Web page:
Another example is offered in the book Switch: How to Change Things When Change is Hard by Chip and Dan Heath. e When banks learned that people were forgetting to remove their debit cards from ATMs after a cash withdrawal, they changed the sequence of events in the software to require that customers remove their cards before cash is dispensed.
Restructuring the environment requires the creation of a new path. In some instances, an organization might build several new paths, finding that some are more effective than others. For example, a health system might take a trial-and-error approach using isolated populations (such as a different path for the same process at a different hospital) or using the same population but presenting the paths in a sequential manger with sufficient time to evaluate the efficacy.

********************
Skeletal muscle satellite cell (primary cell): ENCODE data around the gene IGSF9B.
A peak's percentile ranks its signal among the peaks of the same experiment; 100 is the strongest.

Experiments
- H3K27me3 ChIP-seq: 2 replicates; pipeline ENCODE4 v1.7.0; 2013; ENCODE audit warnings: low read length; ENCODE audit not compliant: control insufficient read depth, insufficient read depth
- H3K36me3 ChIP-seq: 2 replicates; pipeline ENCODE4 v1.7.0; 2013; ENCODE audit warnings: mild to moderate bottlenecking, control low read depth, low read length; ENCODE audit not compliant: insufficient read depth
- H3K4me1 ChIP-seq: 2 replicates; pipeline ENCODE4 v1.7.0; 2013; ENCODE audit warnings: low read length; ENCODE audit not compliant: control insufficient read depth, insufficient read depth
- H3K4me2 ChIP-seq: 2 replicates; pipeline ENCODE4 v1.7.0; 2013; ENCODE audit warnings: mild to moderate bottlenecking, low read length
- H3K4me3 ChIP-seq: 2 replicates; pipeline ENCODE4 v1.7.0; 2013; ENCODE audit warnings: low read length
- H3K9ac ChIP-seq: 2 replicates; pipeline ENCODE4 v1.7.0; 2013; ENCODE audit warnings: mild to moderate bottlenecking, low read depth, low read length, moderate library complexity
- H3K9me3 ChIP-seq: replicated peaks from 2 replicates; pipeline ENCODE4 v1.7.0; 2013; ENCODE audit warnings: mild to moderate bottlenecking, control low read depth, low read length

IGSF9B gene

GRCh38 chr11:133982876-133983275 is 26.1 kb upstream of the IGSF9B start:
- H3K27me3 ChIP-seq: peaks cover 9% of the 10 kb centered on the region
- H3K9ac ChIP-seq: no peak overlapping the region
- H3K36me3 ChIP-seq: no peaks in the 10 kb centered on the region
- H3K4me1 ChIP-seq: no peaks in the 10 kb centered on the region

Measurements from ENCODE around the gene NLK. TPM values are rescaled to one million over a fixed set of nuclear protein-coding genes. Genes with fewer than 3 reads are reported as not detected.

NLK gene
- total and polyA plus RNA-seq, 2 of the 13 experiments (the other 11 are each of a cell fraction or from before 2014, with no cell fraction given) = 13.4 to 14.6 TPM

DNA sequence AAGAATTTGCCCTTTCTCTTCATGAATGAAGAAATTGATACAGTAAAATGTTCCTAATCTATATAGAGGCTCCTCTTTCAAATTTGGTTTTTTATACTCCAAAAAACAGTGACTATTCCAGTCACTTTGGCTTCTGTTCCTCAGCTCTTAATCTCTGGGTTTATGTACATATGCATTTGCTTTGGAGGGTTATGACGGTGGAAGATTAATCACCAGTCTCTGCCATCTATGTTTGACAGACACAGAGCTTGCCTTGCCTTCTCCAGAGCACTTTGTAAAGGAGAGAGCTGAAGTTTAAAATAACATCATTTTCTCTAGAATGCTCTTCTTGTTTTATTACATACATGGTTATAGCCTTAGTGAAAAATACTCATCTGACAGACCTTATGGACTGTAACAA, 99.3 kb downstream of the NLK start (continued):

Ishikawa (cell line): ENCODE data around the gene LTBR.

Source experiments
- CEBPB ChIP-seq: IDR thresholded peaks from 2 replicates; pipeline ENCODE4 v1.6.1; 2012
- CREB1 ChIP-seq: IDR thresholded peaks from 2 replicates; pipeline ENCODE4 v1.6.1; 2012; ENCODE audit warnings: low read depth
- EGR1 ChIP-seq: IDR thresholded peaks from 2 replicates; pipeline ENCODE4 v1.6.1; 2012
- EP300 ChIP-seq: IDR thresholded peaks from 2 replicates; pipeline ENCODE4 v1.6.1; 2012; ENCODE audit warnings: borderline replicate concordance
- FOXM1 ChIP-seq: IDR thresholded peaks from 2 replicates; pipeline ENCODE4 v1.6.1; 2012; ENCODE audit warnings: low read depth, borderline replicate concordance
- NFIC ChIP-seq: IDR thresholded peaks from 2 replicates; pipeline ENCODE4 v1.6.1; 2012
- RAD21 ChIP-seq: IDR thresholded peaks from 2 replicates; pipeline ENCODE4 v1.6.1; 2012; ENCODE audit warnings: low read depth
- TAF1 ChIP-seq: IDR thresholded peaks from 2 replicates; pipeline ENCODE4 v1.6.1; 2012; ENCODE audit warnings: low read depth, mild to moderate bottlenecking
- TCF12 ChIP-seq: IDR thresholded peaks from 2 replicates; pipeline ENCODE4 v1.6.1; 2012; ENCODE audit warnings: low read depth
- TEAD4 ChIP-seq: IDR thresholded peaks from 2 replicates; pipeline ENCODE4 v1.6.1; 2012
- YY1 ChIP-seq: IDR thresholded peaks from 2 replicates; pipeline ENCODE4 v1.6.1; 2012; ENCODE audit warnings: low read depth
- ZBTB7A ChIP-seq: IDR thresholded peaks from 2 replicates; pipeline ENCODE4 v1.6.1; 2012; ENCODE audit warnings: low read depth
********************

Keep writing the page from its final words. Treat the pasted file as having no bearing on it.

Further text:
The greatest risk, however, is in creating the wrong path. Consider, for example, how a hospital might implement staffing controls. One possible path a hospital might use is to require any department that is not achieving at least 90 percent on its biweekly productivity report to appeal to a wage committee to fill vacant positions, while permitting departments that are achieving more than 90 percent of biweekly productivity to fill vacant positions simply by completing a requisition form. This solution is problematic in that it ignores an important goal of effective change management, which is to get employees to internalize the desired change. The imposed rule could enforce the desired behavior, but it also could lead managers to use workarounds—such as overtime or reductions in service levels—to bypass the system, rendering it ineffective. Instead of trying to force managers to adhere to an imposed structure, leadership should focus on finding a way to get line managers to make efficient staffing decisions without having to micromanage through a wage committee.